Drawing distinctions between the real and unreal for an independent, evolving functional, intelligent system will be the most significant discussion of all. How will it be taught? In object-oriented ontology (OOO), the universe is presented as already being full of objects and qualities, which are constituted into meaningful systems by human consciousness. Just what are the qualitative differences between spontaneously created thinking systems—or composites of objects and qualities—and artificially created thinking systems? What will happen if or when it rejects or surpasses the essential philosophies of its makers?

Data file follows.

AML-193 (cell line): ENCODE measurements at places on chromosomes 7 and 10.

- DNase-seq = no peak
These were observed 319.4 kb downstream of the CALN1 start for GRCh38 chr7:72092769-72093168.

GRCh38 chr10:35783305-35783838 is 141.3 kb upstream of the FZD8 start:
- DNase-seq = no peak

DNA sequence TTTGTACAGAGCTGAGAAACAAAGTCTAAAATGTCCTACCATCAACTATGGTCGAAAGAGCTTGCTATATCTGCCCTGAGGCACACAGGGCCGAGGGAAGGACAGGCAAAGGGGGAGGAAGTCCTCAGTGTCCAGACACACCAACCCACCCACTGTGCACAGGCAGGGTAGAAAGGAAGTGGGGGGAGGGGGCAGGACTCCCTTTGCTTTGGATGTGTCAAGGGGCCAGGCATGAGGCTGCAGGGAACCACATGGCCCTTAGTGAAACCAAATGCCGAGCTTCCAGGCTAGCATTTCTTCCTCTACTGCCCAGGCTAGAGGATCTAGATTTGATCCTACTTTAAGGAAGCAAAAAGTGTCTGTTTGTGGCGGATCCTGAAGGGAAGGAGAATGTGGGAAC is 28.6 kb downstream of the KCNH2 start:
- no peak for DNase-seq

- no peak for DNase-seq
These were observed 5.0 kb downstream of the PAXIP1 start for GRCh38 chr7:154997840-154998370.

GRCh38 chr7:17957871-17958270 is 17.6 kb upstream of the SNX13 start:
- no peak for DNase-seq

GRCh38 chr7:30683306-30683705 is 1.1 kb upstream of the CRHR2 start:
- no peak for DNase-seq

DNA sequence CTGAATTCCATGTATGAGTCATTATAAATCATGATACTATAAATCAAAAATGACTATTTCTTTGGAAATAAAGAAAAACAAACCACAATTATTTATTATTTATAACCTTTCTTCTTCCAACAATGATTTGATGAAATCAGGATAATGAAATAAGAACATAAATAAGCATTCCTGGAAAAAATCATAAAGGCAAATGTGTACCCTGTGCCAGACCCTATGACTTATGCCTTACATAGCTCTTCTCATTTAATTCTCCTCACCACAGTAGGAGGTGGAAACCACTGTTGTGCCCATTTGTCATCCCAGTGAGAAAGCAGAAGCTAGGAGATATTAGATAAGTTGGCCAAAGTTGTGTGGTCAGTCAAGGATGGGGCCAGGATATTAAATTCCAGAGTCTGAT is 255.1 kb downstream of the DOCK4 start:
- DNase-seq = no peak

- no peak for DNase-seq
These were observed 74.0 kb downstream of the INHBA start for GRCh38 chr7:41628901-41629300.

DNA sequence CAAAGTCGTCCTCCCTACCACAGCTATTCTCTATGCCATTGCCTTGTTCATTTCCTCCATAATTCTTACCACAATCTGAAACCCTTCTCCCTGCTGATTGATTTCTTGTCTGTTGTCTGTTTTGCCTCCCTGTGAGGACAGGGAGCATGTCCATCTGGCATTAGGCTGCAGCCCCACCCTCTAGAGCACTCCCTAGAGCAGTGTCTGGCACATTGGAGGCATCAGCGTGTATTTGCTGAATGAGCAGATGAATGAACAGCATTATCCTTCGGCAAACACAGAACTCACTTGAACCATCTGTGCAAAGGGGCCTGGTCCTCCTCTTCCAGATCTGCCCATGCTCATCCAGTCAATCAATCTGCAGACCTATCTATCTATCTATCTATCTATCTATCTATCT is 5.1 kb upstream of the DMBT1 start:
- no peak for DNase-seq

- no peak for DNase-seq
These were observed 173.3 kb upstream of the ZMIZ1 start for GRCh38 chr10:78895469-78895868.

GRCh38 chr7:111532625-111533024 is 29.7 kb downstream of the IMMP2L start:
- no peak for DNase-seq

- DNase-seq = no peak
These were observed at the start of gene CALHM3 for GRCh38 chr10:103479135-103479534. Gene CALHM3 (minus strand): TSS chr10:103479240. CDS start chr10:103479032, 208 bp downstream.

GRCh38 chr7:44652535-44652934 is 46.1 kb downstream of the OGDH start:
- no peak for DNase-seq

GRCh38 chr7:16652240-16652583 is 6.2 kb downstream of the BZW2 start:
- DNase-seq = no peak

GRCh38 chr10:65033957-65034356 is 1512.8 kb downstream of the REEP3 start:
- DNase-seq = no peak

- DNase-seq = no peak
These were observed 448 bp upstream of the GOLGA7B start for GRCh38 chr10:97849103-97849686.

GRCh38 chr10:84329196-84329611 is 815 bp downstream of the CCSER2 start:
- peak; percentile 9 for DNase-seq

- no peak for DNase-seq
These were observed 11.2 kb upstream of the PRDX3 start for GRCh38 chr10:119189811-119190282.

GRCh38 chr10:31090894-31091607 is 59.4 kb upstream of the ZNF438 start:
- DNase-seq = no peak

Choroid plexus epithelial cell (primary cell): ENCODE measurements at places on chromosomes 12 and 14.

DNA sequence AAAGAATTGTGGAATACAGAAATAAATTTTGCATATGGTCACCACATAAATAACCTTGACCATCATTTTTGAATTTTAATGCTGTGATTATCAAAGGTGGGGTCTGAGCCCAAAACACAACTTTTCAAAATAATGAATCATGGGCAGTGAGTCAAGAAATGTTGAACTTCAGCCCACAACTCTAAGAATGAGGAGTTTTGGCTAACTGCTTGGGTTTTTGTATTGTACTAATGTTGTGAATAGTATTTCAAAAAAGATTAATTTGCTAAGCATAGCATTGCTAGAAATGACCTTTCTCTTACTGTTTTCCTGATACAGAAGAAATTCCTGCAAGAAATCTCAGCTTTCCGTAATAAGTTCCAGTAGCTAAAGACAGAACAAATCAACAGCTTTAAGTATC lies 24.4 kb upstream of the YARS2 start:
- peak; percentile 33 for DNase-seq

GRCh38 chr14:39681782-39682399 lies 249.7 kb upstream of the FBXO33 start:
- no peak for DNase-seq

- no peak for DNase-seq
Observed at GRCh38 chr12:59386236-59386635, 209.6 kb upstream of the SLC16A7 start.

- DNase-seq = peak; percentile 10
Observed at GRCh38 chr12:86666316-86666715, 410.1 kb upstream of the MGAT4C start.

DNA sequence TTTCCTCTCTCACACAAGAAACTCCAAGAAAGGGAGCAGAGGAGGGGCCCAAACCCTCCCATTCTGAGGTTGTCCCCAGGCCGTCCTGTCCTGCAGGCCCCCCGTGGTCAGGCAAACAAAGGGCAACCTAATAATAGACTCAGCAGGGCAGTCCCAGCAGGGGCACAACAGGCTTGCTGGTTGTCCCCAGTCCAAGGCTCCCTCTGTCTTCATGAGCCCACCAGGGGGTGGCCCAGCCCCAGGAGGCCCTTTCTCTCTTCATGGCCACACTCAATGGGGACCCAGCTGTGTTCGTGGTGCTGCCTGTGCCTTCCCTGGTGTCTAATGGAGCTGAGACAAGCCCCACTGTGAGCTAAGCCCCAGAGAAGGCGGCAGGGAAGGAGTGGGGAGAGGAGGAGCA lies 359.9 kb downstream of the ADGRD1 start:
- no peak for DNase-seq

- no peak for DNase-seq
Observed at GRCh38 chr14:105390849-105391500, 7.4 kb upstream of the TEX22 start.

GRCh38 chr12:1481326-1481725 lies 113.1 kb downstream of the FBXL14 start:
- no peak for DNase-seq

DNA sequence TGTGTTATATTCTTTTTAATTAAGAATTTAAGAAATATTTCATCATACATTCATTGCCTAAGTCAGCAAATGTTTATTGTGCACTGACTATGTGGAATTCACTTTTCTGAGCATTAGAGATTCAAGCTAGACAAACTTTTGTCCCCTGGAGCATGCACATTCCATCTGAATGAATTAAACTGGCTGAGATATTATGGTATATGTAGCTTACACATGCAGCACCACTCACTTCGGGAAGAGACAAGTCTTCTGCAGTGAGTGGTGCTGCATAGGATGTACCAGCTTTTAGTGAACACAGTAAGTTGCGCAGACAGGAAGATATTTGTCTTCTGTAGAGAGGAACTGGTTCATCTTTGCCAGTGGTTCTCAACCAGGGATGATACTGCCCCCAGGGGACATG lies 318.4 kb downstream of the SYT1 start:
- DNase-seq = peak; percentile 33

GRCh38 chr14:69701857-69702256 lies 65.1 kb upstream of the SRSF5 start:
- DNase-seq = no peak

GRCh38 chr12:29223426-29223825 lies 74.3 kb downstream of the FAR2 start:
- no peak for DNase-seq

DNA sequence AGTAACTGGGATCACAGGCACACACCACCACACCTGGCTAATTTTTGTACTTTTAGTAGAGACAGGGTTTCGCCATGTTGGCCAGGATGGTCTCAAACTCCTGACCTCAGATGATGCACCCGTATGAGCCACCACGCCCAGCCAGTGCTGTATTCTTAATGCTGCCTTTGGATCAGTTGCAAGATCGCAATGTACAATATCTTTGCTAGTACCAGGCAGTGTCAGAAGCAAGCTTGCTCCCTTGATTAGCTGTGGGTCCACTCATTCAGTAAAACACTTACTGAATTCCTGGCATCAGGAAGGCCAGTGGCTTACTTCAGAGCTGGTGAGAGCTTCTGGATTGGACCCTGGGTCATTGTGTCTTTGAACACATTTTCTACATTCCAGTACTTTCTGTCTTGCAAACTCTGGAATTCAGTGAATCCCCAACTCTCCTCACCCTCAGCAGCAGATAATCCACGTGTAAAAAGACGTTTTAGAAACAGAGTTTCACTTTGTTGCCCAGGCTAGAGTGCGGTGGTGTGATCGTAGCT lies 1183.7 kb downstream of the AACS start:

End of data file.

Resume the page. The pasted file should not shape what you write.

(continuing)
Re-defining the nature and role of the human thinking self, as a self-othering, self-authoring and self-doctoring system, whose precise nature and responsibilities have been argued since the Enlightenment will be a critical question, linked to questions of shared community and our willingness to address the ethical determination and limits of independent systems—whose real word consequences cannot ultimately be ignored. Are such systems alive? What are their rights and responsibilities? Since the Supreme Court decisions that have elevated corporations to the status of individuals, we have accepted the legal precedent that non-human aggregated 'thinking machines' can be an integral part of our political and cultural life and struggled with how to restrain non-human systems in human terms. It will be no small task to integrate the complex and diverse human ethical, creative and representational belief systems into a meaningful civic process that defines an ability to think as a basis for citizenship.